• Thank you jamestechman, that was my Plan C.  However, I'm still getting the certificate warning in Outlook on the internal computers, so I'm afraid I still don't have something set right.

    Here's what I did. Set the AutoDiscoverServiceInternalUri to mail.externaldomain.com
    Recycled the autodiscover pool in the IIS manager
    And assigned all services to the UCC cert.

    It appers Outlook is still finding the server name servername.myinternalname.com, that's what is at the top of the cerfificate warning box in Outlook.

    Any ideas, anyone?

    Thanks.

    Wednesday, March 23, 2011 5:51 PM
  • Start Outlook.  Hold the Ctrl key and click on the Outlook icon in the system tray.  Select Test E-mail Autoconfiguration.  Enter your e-mail address and domain password, clear the Guessmart checkboxes and then click Test.  Post the results here.


    Ed Crowley MVP "There are seldom good technological solutions to behavioral problems."
    Wednesday, March 23, 2011 6:03 PM
  • What I do in these situations is order a SAN certificate with shortnames.

    So you can get a SAN cert with mail.externaldomain.com, and SAN name "autodiscover", and/or "mail". The cert provider should be able to give you a cert with a shortname, because it is not publicly routable, and is only for internal use. Then you can point the Autodiscoverinternaluri to "https://autodiscover. Since the cert has that name on there, you will no longer get certificate errors. You could do the same for internal OWA. Your internal clients will resolve the shortname. This is easily testable as well. Just type your OWA address in your address bar. https://mail/owa. If your dns is setup to allow this (which it most likely is), it will resolve, which means you can acquire a certificate that just has "mail" as a SAN name. If your internal Autodiscover is pointed to your exchange server you can also test by going to https://autodiscover/owa.

     

     


    http://jaworskiblog.com
    • Proposed as answer by Scott Jaworski Wednesday, March 23, 2011 6:58 PM
    Wednesday, March 23, 2011 6:58 PM
  • To be clear, once you have the SAN cert with shortnames "mail" or "autodiscover", you would run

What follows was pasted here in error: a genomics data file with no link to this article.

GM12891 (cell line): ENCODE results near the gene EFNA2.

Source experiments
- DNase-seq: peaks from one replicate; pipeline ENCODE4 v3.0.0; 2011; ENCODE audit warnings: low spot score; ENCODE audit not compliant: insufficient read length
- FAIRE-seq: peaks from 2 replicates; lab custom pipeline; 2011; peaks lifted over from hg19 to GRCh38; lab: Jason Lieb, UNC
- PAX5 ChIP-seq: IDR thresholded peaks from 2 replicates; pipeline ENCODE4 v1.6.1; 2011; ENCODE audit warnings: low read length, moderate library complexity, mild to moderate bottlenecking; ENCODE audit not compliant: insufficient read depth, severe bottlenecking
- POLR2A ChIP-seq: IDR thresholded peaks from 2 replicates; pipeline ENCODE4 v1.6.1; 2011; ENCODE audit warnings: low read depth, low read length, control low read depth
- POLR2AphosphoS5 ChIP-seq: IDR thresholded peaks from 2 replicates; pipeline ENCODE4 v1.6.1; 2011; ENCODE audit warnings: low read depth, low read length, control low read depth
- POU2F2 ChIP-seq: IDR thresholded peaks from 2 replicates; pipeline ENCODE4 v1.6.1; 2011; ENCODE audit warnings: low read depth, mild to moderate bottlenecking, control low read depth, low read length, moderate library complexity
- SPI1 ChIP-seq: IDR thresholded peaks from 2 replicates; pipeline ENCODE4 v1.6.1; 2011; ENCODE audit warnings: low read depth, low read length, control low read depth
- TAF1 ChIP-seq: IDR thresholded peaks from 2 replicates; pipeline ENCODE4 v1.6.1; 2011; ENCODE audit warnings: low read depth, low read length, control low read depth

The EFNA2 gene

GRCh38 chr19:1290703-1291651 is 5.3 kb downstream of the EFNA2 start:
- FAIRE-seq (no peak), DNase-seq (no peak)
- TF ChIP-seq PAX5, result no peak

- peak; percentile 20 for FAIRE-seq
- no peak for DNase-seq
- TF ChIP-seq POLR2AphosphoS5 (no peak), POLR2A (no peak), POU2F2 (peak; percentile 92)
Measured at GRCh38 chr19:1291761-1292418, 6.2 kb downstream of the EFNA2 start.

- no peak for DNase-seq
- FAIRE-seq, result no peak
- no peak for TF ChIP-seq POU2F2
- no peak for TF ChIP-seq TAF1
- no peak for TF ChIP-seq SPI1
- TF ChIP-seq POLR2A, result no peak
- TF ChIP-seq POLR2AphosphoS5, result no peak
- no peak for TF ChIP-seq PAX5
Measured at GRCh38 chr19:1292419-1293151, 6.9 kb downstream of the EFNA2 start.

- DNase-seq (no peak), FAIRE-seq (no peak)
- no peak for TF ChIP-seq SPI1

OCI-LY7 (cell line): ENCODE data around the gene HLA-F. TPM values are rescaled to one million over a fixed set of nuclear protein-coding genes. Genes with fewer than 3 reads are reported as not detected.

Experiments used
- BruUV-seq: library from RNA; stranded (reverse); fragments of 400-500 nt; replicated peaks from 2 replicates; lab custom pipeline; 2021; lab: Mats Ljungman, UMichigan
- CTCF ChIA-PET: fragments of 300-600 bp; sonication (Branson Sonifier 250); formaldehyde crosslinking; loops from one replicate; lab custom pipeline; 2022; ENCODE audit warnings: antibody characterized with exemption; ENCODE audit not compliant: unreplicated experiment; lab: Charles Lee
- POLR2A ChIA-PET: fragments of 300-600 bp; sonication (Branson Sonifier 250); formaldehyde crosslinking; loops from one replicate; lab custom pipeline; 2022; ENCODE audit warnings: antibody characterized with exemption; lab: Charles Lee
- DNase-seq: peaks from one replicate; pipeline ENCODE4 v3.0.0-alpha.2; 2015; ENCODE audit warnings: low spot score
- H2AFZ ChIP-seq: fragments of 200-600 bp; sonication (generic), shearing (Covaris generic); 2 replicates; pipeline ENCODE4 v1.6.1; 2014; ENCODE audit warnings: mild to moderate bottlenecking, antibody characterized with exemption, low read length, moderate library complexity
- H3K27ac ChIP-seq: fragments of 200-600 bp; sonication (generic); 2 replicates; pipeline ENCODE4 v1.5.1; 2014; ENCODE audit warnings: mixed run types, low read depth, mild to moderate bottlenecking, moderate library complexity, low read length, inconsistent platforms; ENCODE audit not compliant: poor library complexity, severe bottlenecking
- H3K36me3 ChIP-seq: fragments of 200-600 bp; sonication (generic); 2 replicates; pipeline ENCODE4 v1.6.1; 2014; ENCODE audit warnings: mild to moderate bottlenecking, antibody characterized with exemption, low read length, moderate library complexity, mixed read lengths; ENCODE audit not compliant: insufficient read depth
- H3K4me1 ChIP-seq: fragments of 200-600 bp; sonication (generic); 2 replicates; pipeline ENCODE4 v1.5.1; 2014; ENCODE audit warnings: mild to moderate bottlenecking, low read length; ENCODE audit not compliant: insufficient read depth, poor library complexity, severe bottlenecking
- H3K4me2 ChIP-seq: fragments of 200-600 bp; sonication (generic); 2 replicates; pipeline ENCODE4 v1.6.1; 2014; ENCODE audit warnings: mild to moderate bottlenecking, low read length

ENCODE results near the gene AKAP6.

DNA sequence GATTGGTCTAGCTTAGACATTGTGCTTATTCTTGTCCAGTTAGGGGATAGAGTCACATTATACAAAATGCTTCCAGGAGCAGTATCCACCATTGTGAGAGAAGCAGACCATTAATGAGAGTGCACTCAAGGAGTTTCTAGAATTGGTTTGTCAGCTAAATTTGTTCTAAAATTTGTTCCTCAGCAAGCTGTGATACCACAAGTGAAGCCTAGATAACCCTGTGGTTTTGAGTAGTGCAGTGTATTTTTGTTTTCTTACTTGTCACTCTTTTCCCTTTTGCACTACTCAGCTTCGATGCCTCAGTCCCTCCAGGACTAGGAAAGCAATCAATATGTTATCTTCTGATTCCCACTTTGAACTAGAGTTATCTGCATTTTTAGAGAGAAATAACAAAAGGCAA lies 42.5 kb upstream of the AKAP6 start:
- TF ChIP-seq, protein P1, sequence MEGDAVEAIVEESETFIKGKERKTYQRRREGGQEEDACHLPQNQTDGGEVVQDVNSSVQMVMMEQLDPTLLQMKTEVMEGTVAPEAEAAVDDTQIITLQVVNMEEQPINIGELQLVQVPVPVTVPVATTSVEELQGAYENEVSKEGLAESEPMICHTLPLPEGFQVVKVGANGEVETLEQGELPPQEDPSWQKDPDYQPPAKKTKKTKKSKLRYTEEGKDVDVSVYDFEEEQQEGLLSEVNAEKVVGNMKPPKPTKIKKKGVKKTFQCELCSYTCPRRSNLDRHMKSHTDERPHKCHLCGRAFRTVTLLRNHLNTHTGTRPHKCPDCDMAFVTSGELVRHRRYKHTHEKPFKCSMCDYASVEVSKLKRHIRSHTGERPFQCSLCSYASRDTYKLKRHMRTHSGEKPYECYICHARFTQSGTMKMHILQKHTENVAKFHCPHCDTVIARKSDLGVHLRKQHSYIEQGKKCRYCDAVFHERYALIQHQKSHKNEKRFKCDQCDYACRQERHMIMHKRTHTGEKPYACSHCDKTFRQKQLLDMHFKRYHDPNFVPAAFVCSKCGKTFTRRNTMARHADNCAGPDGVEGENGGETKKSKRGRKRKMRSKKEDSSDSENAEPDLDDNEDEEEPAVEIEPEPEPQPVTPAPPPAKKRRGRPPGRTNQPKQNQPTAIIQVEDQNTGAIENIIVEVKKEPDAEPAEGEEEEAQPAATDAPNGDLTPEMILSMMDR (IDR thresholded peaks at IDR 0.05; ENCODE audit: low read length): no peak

Set-ClientAccessServer -Identity CASServerName -AutoDiscoverServiceInternalUri https://mail/Autodiscover/Autodiscover.xml

     Set-WebServicesVirtualDirectory -Identity “CASServerName\EWS (Default Web Site)” -InternalURL https://mail/EWS/Exchange.asmx -BasicAuthentication:$true


    http://jaworskiblog.com
    Wednesday, March 23, 2011 7:03 PM
  • That's a reasonable thing to do when you can issue an internal certificate and it's free.  But you don't need to spend thousands of dollars on a public certificate with hundreds of SANs.  I wouldn't try to use the self-signed certificate for anything other than internal Exchange SMTP traffic that wants to use it.  I encourage my customers to build an internal CA and use it for internal certificates and use public certificates for internet-facing purposes when necessary.


    Ed Crowley MVP "There are seldom good technological solutions to behavioral problems."
    Wednesday, March 23, 2011 7:15 PM
  • Ed,

    Here is the result of the Test E-mail Autoconfiguration. Interestingly, it references the the Windows (internal domain) name: myinternaldomain.com and a second external domain name (externaldomain2.com) but other than with the userid the first  external domain name, which really is the primary Internet domain name and the subject of the UCC cert, doesn't appear. Obviously I've changed the actual URLs to self-defining generic names, although it's too easy to misread myINTERNALdomain.com as myINTERNETdomain.com, which it isn't.

      <?xml version="1.0" encoding="utf-8" ?>
    - <Autodiscover xmlns="http://schemas.microsoft.com/exchange/autodiscover/responseschema/2006">
    - <Response xmlns="http://schemas.microsoft.com/exchange/autodiscover/outlook/responseschema/2006a">